In this series, families in the Reaching Children’s Potential (RCP) Demonstration Program in Tanzania explain how their participation improves their lives. Global Volunteers’ RCP Program engages short-term volunteers to help parents deliver essential services improving health, eradicating hunger, and enhancing cognition – with the goal of eliminating child stunting in the Ukwega Ward and throughout Tanzania. Through RCP, families obtain the nutrition, health care, knowledge, technology, and encouragement needed to combat stunting, and to ensure their children can realize their full potential. The RCP Program is a child-focused, parent-driven, family-centered, and community-led comprehensive effort. It begins with pregnancy, and continues through the 18th birthday, with a focus on the first 1,000 days of life. Read about a mother and daughter who participate in the RCP Program to protect the health of four-year-old Yosia.
Tuhuvilage Nyamog is a grandmother, who at age 70-plus (she isn’t sure what year she was born) is hoping that life will get easier for her one of these years. In the meantime, however, she is her family’s primary caregiver, and as such, leaves her home daily at 6 a.m. with her husband and daughter to farm corn and beans outside the village until the afternoon. The family, which also includes Tuhuvilage’s four-year-old grandson, Yosia, survive primarily on the food they grow and the bit of government support they receive, which they spend to hire farm workers to help with planting. So Tuhuvilage knew that when her daughter Rukia became pregnant with Yosia, the family would need additional support for the baby.
Life has also been difficult for Rukia. Born in Ipalamwa with a severe mental condition, she couldn’t get the help she needed from the teacher at the over-crowded village primary school. So, Rukia never received an education, and has lived a simple, sheltered, and impoverished life for over three decades. A year after her son was born, her mother learned of the new Global Volunteers’ RCP Program that launched in their village. Since then, Tuhuvilage has been a surrogate for her daughter at RCP workshops – eagerly practicing every new skill she’s learned – and teaching Rukia how to be the best mother she can be to Yosia. Tuhuvilage explains how her participation in the RCP Program has improved her family’s health:
Tuhuvilage, what new information and practices have been most important to your family?
I love both the workshops and the home visits because I have been learning from them a lot of (ways to) reduce our hardship. I have trained everyone to use the hand-washing station as many times as they can, but I usually help Yosia to wash his hands whenever he needs to do so. Every since we began this practice, we have not been experiencing regular diseases, mostly diarrhea. The hand-washing stations and education about washing hands with soap and water helps to keep us healthy.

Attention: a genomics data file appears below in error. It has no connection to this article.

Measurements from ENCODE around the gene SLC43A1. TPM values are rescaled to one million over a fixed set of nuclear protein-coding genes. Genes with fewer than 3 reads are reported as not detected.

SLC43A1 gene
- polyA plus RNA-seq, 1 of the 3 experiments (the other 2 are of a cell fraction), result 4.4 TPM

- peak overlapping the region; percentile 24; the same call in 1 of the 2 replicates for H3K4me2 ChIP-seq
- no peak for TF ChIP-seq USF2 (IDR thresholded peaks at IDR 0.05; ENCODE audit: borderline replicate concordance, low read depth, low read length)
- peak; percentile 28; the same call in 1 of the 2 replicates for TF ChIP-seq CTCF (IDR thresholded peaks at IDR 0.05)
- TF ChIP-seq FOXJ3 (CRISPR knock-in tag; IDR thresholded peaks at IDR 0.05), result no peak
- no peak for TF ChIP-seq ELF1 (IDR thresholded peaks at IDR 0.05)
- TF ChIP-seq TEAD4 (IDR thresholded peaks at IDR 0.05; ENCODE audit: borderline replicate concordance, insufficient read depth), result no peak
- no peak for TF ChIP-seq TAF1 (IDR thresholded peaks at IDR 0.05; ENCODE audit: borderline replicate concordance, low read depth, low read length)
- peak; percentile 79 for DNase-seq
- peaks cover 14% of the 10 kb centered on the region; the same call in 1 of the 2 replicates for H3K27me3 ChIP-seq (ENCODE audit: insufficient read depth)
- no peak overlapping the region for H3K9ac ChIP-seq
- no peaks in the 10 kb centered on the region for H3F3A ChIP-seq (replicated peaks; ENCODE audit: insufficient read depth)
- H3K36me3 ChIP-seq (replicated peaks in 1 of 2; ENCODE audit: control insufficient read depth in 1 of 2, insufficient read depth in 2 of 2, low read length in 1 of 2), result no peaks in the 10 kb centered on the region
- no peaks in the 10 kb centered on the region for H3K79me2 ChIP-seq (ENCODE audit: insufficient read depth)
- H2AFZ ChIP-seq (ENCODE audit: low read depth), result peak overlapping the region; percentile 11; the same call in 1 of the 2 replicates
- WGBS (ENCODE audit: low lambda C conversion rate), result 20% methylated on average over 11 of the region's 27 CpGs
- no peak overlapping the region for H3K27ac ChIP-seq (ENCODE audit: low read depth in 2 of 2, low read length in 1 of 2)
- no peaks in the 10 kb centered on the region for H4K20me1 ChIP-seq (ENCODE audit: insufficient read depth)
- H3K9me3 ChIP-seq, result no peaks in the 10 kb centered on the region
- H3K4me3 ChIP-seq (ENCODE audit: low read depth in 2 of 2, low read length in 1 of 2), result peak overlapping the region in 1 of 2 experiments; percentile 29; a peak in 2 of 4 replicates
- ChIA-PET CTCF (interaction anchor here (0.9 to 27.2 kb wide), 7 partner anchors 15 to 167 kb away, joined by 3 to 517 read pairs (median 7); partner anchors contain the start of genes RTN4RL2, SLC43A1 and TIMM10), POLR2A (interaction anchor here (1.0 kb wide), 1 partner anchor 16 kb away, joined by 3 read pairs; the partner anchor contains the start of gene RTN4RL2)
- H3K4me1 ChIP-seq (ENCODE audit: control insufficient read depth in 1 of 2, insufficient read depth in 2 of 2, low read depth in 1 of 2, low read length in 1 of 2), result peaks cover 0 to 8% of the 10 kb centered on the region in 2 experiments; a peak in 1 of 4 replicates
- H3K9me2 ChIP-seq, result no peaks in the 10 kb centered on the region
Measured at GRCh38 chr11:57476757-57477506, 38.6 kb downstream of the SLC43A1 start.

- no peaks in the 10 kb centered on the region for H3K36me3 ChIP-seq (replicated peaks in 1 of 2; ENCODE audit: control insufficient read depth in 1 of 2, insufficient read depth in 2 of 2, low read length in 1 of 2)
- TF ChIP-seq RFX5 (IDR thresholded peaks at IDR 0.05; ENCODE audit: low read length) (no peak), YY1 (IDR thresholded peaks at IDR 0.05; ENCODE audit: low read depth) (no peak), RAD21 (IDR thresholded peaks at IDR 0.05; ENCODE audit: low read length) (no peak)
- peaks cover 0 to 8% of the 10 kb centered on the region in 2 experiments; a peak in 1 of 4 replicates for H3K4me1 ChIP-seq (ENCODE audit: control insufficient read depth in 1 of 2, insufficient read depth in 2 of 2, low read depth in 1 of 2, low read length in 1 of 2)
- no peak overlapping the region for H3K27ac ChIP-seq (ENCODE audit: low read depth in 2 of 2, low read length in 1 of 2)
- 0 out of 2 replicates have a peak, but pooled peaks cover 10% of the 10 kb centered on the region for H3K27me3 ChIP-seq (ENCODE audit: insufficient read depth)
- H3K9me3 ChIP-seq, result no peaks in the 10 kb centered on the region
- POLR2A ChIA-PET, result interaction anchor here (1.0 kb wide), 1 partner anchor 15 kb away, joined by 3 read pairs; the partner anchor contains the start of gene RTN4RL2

I’m so grateful that we can receive great services for free at the clinic, and that I could help Rukia get a family planning method, which is an implant, so she won’t get pregnant again.
When I joined the RCP Program, both Rukia and Yosia received fortified porridge, which was very helpful to keep Rukia’s breast milk full. The baby looked healthy, especially in his weight. Because of the hardship we had in the house, I couldn’t provide everything for him to grow well, so his health declined a bit. But I explained this to my RCP caregiver and we started to receive the Rise Against Hunger meals again to help Yosia’s health. The meals were very helpful because his weight increased and we stopped taking the meals in May. He doesn’t attend school yet, but when he does, he’ll receive the meals again at school.
We aren’t able to access many foods because my husband and I are old and we are no longer able to farm a lot. So when I come home from working in the field, I usually just do some other domestic activities. It is very rare for us to get other foods. Yosia loves ugali so much, but he used to love the meals from the RCP program even more. When they are in season, we eat sweet potatoes, vegetables, and avocados. I often fetch water for our home. It’s a 15-minute walk to get water. When I get time to relax, I just use it to sleep.
“I’m trying my best and I hope the program will be helpful to support my dreams for Yosia. I love Yosia so much because he does not have any other support than me.”– Tuhuvilage Nyamoga, RCP participant
What are your hopes and dreams for your grandson?
Yosia’s health is good now. He loves sports and playing with his friends. I hope he is able to get an education and become a doctor or a soldier, and not end up like his mom, though I still don’t know how will he get there because of our situation financially. But I’m trying my best and I hope the program will be helpful to support my dreams for Yosia. I love Yosia so much because he does not have any other support than me. I’m doing my best all the time to make him happy.